Curriculum & Instruction

U.S. economy has shed more than eight million jobs since 2008, and has created
only two million new jobs in that same period of time, resulting in not only a
high number of unemployed people, but also a high number of job vacancies. A
recent report by The Hamilton Project
attributes this contradictory statistic to the nation’s schools doing a poor
job of graduating students who are career-ready. With a lack of qualified
applicants, employers are settling for the cheapest employees rather than the
most qualified employees, or worse, leaving jobs vacant all together. Or, as in
the case of Apple and other great companies, moving the jobs to China where the
labor force is ready, willing, and able to do the work.

order to provide students with skills necessary to obtain decent jobs that pay
a middle class wage, the author argues that students need career counseling in
high school that does not simply herd students toward bachelor’s degrees, but
directs them to career certificates or associate’s degrees, as well. College
dropout rates could be lessened if students were...

week on the Core Knowledge blog, Robert Pondiscio called for the end
of seven classroom practices that don’t work
. Four of the seven practices
dealt with standards- and data-driven instruction—or, really, the
bastardization of standards- and data-driven instruction. The crux of
Pondiscio’s argument is right on the money: Standards-driven instruction is
only as good as the standards and assessments that are used to drive
instruction, and reading standards (and/or assessments) that prioritize empty
reading skills over content are sure to steer our teachers wrong.

Pondiscio’s post distracts from that point by deriding some practices that,
when done well, can be used to powerfully drive student achievement.

for example, data-driven instruction. Pondiscio is right that “using data in
half-baked or simplistic ways” is going to do very little to drive student
learning. But the answer is not to abandon data-driven instruction writ large,
but rather to encourage teachers to use data thoughtfully and purposefully.
There aren’t nearly enough examples (or quality PD purveyors) that demonstrate
how this can be done and done well. We need more.

There is no question...

week, a report was released by Education First and the EPE Research
Center entitled Preparing
for Change
. The report is the first in a series of three that will look
at whether states have developed Common Core implementation plans that address
three areas of CCSS implementation:

  • Developing a plan for teacher
    professional development,
  • planning to align/revamp
    state-created curricular and instructional materials, and
  • making changes to teacher evaluation systems.

CCSS supporters cheered at the report’s main finding, which indicated that all
but one state—Wyoming—“reported
having developed some type of formal implementation plan for transitioning to
the new, common standards.” There is cause for excitement—this is a clear
indication that states are taking CCSS implementation seriously and that they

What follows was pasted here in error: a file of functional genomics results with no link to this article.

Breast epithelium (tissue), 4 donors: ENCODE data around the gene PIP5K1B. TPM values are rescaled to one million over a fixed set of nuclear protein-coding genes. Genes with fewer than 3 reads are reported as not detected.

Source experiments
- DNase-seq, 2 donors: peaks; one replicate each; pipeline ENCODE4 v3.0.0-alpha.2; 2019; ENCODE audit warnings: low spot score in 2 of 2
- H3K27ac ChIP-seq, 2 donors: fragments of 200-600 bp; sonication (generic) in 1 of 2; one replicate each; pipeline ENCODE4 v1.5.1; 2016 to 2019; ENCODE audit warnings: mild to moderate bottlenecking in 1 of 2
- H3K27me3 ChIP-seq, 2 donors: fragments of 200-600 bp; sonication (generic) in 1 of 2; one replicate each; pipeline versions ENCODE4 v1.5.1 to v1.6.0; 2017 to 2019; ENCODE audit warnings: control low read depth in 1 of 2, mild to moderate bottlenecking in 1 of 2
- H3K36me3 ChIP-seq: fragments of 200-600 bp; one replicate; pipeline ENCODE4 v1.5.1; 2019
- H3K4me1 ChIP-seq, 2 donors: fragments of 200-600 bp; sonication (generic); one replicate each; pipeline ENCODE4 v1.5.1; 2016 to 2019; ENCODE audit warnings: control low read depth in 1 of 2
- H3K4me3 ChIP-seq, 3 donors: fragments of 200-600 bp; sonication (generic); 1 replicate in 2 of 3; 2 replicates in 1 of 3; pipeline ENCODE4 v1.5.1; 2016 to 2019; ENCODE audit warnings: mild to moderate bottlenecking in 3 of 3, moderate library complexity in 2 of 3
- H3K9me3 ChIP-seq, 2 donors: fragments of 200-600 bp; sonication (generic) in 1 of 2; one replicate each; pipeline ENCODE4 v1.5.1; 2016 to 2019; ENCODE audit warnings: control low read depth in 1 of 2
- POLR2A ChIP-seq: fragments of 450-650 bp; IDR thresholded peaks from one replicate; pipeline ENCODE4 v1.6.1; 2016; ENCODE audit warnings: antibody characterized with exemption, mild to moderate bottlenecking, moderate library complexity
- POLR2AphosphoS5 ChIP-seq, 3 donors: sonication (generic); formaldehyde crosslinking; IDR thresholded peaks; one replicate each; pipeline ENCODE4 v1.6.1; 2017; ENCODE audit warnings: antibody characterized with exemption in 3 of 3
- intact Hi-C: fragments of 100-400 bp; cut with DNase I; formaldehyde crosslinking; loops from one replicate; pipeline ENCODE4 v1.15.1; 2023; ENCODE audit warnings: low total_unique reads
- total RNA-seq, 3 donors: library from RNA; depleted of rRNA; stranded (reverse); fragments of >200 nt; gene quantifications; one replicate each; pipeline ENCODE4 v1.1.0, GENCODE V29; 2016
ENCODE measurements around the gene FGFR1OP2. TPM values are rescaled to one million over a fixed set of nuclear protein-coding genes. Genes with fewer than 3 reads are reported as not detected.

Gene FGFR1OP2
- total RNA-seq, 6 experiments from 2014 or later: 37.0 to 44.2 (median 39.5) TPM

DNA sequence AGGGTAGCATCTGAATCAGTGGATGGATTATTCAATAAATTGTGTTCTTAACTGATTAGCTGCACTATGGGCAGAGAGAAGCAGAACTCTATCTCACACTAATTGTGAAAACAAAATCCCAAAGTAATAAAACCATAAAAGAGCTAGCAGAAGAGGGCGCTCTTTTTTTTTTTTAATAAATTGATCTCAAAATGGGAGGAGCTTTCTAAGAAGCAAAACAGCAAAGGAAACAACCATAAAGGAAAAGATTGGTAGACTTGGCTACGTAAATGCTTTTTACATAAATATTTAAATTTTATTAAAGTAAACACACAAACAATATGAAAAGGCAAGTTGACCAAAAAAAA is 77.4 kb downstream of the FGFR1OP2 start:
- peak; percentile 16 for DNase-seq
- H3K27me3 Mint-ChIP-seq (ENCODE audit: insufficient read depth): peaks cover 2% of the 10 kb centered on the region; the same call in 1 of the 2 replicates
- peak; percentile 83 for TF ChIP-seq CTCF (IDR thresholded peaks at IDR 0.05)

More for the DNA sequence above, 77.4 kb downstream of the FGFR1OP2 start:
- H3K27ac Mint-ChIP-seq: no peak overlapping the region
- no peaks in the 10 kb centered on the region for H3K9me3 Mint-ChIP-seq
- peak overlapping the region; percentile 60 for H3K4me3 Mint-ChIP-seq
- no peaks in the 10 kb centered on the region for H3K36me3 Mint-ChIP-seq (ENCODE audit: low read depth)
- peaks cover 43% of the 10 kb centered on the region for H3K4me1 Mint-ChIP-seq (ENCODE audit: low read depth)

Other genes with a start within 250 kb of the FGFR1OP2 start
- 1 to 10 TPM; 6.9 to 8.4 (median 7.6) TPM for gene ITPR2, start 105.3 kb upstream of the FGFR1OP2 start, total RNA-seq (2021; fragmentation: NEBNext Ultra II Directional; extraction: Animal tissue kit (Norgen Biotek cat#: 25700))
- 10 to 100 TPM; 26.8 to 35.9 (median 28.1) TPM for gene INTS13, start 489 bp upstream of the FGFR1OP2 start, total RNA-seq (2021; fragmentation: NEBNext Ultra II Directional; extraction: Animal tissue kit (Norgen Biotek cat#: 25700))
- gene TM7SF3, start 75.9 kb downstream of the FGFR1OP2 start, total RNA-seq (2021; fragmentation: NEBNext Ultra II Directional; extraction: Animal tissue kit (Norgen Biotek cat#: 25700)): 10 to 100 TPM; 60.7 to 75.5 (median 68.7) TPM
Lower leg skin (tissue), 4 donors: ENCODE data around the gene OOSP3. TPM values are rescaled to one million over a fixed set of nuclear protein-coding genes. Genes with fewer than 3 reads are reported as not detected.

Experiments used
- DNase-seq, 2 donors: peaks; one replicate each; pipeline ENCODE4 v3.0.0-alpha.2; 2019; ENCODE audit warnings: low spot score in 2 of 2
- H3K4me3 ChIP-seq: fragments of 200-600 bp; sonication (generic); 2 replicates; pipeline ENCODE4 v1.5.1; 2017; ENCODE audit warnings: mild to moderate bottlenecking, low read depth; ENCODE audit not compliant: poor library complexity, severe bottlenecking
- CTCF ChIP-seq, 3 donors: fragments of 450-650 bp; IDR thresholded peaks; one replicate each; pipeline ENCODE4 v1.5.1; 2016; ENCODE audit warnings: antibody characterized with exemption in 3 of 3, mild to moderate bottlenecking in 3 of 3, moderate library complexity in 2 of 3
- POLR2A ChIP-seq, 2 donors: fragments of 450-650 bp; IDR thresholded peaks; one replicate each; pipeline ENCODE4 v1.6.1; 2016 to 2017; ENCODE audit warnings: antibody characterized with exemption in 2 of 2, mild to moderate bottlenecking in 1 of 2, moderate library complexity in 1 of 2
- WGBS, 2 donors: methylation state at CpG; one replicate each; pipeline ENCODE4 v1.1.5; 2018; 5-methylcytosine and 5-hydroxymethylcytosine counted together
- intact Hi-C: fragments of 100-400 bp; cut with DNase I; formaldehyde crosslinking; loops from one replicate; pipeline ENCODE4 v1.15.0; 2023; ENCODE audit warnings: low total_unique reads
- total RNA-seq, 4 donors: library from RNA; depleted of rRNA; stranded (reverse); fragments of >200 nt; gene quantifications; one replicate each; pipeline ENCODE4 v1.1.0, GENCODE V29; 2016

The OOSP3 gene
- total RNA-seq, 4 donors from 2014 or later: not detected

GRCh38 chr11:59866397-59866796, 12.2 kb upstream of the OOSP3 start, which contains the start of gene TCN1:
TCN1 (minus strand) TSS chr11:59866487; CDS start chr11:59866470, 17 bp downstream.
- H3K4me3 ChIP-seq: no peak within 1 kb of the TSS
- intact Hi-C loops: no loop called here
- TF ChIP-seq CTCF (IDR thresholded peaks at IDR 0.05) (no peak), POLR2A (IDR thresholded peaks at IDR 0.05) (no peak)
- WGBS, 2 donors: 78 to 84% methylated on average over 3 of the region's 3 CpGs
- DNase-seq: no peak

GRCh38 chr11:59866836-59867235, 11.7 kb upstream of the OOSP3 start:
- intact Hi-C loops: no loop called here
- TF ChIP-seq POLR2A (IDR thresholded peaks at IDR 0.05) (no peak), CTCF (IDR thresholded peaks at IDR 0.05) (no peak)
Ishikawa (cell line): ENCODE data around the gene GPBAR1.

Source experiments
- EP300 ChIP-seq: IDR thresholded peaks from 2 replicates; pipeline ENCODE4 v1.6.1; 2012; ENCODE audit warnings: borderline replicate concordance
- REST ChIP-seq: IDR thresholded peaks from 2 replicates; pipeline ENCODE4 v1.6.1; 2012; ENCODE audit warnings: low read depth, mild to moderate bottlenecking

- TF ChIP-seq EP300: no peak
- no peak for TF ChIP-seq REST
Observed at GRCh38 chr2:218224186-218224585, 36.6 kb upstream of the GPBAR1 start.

are working to reorient their education systems to the new standards.

said, while developing implementation plans is an important first step, it’s
far more critical to ensure that those plans are worth following—that they
properly identify the gaps in teacher knowledge and skill so that they can

Pretty much everybody favors better “civics education” in
our schools and colleges. Pretty much everybody who thinks about such matters
is alarmed that barely a quarter of U.S. school kids were at or above the
“proficient” level on the 2010 NAEP assessment of civics—and that achievement
at the twelfth-grade level is slipping even though just about all
students “take civics” in high school. Almost everyone has encountered ample
examples of students (and adults!) who cannot answer the most rudimentary
questions about how the government is organized, what “separation of powers” or
“checks and balances” means, how many senators their states have (much less their
names), and more.

is, indeed, a modern platitude that “we must do something to improve Americans’
knowledge of civics and government.”

there is a problem in civics education, a sort of dividing line, about which
there is far less agreement across society. On one side, we find an emphasis on
infusing kids with basic knowledge about government, an understanding of the
merits (as well as the shortcomings) of American democracy, and a sense of what

Earlier this week, the National Center
for Science Education—an organization devoted to “defending the teaching of
evolution and climate science”—launched a new initiative to promote the
teaching of climate change in schools. But they didn't settle for conveying the
solid scientific fact that the climate (almost everywhere) is indeed changing.
They want causality and they enter into policy, politics and civic
. In the Center's formulation, schools should teach children that,
while “climate has changed in the past…now it is changing because humans have
become a force of nature and are altering the flow of matter and energy on the
planet.” What's more, climate change needs to be taught in schools so that
“future citizens to be able to make scientifically informed decisions about the
consequences of climate change.”

But can we really equate people who question evolution with
those who question the science behind what causes (and what, if anything, might
ameliorate) climate change? According to
NCSE’s executive director, Eugenie Scott, “Both [groups] are making a pedagogical argument, that it is somehow